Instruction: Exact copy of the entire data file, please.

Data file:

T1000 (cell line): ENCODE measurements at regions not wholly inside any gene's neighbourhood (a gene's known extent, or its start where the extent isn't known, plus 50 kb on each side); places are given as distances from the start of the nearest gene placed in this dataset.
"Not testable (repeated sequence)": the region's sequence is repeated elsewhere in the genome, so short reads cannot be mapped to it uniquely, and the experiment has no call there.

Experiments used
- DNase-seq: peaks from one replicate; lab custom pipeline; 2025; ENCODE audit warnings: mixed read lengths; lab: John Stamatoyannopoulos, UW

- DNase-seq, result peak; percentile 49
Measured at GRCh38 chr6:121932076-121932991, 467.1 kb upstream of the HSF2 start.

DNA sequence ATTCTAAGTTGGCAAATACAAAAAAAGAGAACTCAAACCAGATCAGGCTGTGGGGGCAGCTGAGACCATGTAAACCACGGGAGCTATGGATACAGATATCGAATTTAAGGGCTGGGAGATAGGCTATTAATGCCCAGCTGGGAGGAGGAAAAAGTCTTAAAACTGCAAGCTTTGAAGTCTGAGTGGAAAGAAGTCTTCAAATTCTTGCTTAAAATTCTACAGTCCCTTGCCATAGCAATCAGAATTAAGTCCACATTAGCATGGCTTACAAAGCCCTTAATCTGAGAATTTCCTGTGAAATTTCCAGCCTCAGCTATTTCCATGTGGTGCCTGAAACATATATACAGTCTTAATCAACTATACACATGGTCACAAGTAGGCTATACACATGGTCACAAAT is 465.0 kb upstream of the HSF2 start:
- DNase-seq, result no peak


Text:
T1000 (cell line): ENCODE measurements at regions not wholly inside any gene's neighbourhood (a gene's known extent, or its start where the extent isn't known, plus 50 kb on each side); places are given as distances from the start of the nearest gene placed in this dataset.
"Not testable (repeated sequence)": the region's sequence is repeated elsewhere in the genome, so short reads cannot be mapped to it uniquely, and the experiment has no call there.

Experiments used
- DNase-seq: peaks from one replicate; lab custom pipeline; 2025; ENCODE audit warnings: mixed read lengths; lab: John Stamatoyannopoulos, UW

- DNase-seq, result peak; percentile 49
Measured at GRCh38 chr6:121932076-121932991, 467.1 kb upstream of the HSF2 start.

DNA sequence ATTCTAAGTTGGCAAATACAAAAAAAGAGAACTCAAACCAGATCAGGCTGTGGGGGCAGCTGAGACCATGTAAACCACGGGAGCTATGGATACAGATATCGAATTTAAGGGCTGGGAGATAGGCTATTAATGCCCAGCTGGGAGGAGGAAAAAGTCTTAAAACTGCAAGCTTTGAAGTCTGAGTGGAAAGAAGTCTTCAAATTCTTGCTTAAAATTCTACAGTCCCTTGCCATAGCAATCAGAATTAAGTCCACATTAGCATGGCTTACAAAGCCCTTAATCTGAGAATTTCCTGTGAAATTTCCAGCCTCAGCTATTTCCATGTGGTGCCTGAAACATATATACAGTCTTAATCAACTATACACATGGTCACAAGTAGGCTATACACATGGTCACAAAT is 465.0 kb upstream of the HSF2 start:
- DNase-seq, result no peak